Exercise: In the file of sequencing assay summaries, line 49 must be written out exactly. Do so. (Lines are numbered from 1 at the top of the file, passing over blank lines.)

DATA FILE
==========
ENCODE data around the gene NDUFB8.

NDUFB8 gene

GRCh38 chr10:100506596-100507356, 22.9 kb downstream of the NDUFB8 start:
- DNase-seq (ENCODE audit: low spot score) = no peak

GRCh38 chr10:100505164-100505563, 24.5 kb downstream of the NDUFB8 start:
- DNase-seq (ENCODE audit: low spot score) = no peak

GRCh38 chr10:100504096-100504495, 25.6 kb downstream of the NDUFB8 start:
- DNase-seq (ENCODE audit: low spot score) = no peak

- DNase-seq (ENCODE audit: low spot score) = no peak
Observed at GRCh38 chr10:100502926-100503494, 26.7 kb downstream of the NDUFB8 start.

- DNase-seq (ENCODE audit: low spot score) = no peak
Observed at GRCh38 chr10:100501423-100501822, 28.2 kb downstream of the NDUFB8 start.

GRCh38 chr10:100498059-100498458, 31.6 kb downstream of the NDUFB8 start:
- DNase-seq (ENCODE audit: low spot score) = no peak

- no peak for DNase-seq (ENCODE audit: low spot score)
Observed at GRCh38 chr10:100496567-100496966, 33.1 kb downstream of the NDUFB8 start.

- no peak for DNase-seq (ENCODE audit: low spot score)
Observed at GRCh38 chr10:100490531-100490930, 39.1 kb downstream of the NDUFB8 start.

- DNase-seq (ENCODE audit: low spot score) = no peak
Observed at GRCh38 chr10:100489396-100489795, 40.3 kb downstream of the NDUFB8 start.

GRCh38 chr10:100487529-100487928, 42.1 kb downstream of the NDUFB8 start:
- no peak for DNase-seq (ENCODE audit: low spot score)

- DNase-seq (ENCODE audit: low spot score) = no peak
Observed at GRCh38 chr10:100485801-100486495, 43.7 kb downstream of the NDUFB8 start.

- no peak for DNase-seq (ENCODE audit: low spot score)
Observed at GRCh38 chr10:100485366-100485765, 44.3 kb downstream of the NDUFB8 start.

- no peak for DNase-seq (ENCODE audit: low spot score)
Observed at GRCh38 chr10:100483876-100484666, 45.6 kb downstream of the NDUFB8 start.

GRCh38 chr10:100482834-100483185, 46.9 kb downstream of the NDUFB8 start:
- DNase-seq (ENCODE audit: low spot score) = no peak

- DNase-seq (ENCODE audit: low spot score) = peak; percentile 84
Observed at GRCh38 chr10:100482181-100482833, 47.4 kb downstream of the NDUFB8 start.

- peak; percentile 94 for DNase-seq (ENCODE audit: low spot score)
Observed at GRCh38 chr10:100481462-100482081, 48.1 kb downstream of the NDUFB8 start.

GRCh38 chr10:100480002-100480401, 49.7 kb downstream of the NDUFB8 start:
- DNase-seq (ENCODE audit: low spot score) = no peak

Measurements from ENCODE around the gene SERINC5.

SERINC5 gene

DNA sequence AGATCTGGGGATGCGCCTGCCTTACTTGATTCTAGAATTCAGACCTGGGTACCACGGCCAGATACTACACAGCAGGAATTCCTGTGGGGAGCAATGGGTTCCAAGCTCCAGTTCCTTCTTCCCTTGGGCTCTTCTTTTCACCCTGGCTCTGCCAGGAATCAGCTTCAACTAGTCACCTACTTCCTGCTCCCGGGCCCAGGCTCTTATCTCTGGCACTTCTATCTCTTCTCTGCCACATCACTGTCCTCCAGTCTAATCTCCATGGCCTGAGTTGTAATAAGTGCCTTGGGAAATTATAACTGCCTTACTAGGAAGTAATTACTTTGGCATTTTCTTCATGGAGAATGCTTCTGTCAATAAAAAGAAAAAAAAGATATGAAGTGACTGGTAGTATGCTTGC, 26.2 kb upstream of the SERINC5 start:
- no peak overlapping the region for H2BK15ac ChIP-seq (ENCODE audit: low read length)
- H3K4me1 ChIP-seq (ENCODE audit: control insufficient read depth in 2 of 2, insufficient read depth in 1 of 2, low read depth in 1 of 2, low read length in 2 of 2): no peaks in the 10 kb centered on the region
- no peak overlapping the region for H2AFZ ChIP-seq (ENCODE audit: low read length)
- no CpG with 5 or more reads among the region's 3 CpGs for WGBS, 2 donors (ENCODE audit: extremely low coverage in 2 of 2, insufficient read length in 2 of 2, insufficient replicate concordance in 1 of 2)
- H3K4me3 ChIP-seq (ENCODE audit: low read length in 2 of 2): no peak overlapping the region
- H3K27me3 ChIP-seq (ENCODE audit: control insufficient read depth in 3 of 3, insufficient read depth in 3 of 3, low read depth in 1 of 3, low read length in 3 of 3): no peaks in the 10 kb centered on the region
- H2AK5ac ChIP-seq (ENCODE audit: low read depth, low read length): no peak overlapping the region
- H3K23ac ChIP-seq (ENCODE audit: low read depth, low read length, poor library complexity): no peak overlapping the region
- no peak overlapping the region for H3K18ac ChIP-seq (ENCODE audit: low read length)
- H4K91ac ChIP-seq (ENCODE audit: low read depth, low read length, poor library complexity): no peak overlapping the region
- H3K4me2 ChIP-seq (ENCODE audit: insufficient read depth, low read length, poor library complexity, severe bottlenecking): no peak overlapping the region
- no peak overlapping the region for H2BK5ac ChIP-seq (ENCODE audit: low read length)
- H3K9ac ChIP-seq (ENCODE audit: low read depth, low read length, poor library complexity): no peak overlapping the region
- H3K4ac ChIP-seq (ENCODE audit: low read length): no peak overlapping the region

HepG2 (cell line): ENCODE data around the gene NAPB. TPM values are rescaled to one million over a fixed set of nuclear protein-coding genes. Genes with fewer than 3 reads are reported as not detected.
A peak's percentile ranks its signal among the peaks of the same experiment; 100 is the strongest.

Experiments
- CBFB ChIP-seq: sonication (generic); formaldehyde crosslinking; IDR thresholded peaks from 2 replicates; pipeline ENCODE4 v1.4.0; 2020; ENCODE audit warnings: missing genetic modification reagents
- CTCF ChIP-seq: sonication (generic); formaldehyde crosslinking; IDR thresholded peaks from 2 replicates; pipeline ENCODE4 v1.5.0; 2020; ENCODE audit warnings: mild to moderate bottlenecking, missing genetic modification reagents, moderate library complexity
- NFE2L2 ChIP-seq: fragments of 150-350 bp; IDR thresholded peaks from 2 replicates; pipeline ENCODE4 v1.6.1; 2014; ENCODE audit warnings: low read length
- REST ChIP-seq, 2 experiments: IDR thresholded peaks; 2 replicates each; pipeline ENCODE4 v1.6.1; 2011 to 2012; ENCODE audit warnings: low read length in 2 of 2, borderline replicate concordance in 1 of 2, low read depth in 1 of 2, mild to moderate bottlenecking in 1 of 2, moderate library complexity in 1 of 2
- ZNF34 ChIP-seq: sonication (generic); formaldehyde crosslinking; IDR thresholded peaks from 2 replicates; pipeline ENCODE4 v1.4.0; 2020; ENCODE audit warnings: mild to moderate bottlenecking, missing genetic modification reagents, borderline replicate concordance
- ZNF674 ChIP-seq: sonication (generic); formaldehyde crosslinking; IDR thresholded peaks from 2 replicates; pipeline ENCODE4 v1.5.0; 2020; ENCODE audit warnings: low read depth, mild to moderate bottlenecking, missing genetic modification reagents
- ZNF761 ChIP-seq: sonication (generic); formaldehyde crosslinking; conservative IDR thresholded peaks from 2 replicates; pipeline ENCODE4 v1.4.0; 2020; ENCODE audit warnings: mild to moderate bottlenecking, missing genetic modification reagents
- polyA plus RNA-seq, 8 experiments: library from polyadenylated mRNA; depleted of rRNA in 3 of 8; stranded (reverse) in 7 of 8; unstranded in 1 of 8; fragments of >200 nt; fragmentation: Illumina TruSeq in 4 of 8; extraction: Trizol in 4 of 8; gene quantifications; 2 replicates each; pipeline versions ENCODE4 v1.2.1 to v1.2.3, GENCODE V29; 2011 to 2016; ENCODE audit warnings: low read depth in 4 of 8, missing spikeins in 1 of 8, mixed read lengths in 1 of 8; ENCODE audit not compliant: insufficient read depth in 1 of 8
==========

- H4K91ac ChIP-seq (ENCODE audit: low read depth, low read length, poor library complexity): no peak overlapping the region